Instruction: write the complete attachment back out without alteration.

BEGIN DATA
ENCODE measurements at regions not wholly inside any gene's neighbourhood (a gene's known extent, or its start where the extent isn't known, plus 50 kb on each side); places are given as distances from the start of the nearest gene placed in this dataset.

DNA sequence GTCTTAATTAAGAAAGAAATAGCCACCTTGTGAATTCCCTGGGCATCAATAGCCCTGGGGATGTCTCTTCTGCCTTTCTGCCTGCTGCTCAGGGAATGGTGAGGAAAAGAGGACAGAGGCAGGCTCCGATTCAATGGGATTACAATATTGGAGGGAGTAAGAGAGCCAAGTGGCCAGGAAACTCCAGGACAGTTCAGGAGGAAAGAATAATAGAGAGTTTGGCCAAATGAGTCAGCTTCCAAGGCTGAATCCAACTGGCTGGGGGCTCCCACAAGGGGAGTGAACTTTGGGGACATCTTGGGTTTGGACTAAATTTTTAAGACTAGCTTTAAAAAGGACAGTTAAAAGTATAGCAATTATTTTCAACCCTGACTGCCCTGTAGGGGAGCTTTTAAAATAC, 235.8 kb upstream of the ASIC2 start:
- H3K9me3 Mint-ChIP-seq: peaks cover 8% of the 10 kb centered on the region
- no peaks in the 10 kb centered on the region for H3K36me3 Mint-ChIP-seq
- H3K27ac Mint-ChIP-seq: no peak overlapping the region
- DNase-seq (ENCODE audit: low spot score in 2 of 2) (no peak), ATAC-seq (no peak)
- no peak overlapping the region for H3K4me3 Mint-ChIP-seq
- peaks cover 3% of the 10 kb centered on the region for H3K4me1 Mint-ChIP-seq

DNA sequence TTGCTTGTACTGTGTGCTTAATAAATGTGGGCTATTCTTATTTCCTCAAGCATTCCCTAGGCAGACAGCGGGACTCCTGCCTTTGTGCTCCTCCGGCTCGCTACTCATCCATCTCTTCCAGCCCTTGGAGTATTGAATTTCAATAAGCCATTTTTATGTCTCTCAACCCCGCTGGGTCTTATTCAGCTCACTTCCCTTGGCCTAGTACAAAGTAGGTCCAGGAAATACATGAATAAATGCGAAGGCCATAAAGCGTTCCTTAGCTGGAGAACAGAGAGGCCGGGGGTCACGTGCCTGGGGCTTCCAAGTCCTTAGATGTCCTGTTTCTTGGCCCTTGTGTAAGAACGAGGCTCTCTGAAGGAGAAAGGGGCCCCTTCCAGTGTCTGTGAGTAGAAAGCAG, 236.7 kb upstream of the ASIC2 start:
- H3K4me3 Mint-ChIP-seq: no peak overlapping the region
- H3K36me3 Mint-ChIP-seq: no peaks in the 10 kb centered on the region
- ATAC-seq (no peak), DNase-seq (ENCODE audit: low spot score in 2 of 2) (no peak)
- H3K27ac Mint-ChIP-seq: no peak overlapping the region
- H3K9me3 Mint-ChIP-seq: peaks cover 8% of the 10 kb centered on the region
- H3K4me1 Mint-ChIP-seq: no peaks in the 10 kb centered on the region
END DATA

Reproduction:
ENCODE measurements at regions not wholly inside any gene's neighbourhood (a gene's known extent, or its start where the extent isn't known, plus 50 kb on each side); places are given as distances from the start of the nearest gene placed in this dataset.

DNA sequence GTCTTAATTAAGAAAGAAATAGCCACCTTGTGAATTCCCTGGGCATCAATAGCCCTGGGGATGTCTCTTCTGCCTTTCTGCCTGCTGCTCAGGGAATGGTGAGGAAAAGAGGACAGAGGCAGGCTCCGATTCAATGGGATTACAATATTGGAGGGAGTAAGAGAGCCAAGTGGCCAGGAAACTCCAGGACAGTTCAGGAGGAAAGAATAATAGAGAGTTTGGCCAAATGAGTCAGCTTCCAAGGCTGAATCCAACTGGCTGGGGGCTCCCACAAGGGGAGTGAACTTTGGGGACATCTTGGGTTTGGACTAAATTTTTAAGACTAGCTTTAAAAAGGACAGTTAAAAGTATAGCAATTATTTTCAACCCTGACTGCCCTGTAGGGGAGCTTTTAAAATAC, 235.8 kb upstream of the ASIC2 start:
- H3K9me3 Mint-ChIP-seq: peaks cover 8% of the 10 kb centered on the region
- no peaks in the 10 kb centered on the region for H3K36me3 Mint-ChIP-seq
- H3K27ac Mint-ChIP-seq: no peak overlapping the region
- DNase-seq (ENCODE audit: low spot score in 2 of 2) (no peak), ATAC-seq (no peak)
- no peak overlapping the region for H3K4me3 Mint-ChIP-seq
- peaks cover 3% of the 10 kb centered on the region for H3K4me1 Mint-ChIP-seq

DNA sequence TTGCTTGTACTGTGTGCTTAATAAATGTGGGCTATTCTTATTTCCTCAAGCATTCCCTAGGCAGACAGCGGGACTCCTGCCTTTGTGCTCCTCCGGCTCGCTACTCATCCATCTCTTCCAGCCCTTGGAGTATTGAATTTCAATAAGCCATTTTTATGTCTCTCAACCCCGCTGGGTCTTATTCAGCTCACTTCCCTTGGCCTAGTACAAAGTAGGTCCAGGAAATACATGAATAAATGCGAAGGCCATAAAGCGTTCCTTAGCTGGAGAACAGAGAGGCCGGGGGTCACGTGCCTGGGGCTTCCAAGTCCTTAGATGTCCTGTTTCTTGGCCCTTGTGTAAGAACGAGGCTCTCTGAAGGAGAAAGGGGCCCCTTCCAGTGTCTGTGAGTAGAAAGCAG, 236.7 kb upstream of the ASIC2 start:
- H3K4me3 Mint-ChIP-seq: no peak overlapping the region
- H3K36me3 Mint-ChIP-seq: no peaks in the 10 kb centered on the region
- ATAC-seq (no peak), DNase-seq (ENCODE audit: low spot score in 2 of 2) (no peak)
- H3K27ac Mint-ChIP-seq: no peak overlapping the region
- H3K9me3 Mint-ChIP-seq: peaks cover 8% of the 10 kb centered on the region
- H3K4me1 Mint-ChIP-seq: no peaks in the 10 kb centered on the region